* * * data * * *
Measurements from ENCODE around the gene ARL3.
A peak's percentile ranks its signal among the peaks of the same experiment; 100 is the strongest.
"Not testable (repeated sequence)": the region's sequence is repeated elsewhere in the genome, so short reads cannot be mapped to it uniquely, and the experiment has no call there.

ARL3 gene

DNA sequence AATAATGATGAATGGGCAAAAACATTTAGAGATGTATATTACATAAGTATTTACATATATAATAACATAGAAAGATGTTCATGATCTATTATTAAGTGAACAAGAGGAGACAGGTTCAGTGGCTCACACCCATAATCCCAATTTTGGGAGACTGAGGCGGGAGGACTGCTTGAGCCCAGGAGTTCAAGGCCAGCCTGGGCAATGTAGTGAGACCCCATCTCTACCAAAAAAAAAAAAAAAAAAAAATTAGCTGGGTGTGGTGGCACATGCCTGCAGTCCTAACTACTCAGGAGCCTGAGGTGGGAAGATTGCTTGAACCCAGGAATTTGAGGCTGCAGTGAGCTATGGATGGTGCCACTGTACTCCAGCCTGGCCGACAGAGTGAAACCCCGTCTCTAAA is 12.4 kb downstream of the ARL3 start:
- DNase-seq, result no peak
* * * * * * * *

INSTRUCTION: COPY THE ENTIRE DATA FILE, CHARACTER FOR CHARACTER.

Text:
Measurements from ENCODE around the gene ARL3.
A peak's percentile ranks its signal among the peaks of the same experiment; 100 is the strongest.
"Not testable (repeated sequence)": the region's sequence is repeated elsewhere in the genome, so short reads cannot be mapped to it uniquely, and the experiment has no call there.

ARL3 gene

DNA sequence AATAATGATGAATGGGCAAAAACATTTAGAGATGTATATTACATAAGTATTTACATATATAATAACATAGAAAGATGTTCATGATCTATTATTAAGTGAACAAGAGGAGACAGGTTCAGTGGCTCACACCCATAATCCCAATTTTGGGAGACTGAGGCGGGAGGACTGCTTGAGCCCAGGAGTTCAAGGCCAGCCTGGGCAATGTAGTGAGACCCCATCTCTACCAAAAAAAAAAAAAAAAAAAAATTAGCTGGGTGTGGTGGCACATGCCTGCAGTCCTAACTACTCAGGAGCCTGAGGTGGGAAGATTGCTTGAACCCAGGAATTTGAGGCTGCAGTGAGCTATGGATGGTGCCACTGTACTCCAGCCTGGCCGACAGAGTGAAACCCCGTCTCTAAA is 12.4 kb downstream of the ARL3 start:
- DNase-seq, result no peak